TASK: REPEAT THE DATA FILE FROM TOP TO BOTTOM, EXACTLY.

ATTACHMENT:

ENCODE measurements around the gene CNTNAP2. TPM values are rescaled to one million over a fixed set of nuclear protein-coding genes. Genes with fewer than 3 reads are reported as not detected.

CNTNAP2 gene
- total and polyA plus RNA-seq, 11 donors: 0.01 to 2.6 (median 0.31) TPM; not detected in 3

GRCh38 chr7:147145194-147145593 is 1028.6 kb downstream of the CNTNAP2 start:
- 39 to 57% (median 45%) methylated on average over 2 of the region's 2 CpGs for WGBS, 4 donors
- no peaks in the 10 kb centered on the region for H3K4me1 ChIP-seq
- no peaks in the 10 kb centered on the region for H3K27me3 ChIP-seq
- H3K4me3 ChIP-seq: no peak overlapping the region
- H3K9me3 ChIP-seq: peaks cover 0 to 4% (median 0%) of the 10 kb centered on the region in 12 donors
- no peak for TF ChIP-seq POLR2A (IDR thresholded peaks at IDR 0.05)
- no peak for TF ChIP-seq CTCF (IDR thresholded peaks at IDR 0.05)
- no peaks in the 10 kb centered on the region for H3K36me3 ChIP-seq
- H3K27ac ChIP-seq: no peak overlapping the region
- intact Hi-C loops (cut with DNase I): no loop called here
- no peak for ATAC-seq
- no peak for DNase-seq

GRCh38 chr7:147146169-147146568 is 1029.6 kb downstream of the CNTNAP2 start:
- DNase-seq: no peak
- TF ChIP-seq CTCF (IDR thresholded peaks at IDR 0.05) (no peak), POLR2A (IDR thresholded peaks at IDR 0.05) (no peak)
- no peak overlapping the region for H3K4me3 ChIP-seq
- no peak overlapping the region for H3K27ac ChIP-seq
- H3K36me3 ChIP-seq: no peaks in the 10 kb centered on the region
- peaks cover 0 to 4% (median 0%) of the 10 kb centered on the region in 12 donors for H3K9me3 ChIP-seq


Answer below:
ENCODE measurements around the gene CNTNAP2. TPM values are rescaled to one million over a fixed set of nuclear protein-coding genes. Genes with fewer than 3 reads are reported as not detected.

CNTNAP2 gene
- total and polyA plus RNA-seq, 11 donors: 0.01 to 2.6 (median 0.31) TPM; not detected in 3

GRCh38 chr7:147145194-147145593 is 1028.6 kb downstream of the CNTNAP2 start:
- 39 to 57% (median 45%) methylated on average over 2 of the region's 2 CpGs for WGBS, 4 donors
- no peaks in the 10 kb centered on the region for H3K4me1 ChIP-seq
- no peaks in the 10 kb centered on the region for H3K27me3 ChIP-seq
- H3K4me3 ChIP-seq: no peak overlapping the region
- H3K9me3 ChIP-seq: peaks cover 0 to 4% (median 0%) of the 10 kb centered on the region in 12 donors
- no peak for TF ChIP-seq POLR2A (IDR thresholded peaks at IDR 0.05)
- no peak for TF ChIP-seq CTCF (IDR thresholded peaks at IDR 0.05)
- no peaks in the 10 kb centered on the region for H3K36me3 ChIP-seq
- H3K27ac ChIP-seq: no peak overlapping the region
- intact Hi-C loops (cut with DNase I): no loop called here
- no peak for ATAC-seq
- no peak for DNase-seq

GRCh38 chr7:147146169-147146568 is 1029.6 kb downstream of the CNTNAP2 start:
- DNase-seq: no peak
- TF ChIP-seq CTCF (IDR thresholded peaks at IDR 0.05) (no peak), POLR2A (IDR thresholded peaks at IDR 0.05) (no peak)
- no peak overlapping the region for H3K4me3 ChIP-seq
- no peak overlapping the region for H3K27ac ChIP-seq
- H3K36me3 ChIP-seq: no peaks in the 10 kb centered on the region
- peaks cover 0 to 4% (median 0%) of the 10 kb centered on the region in 12 donors for H3K9me3 ChIP-seq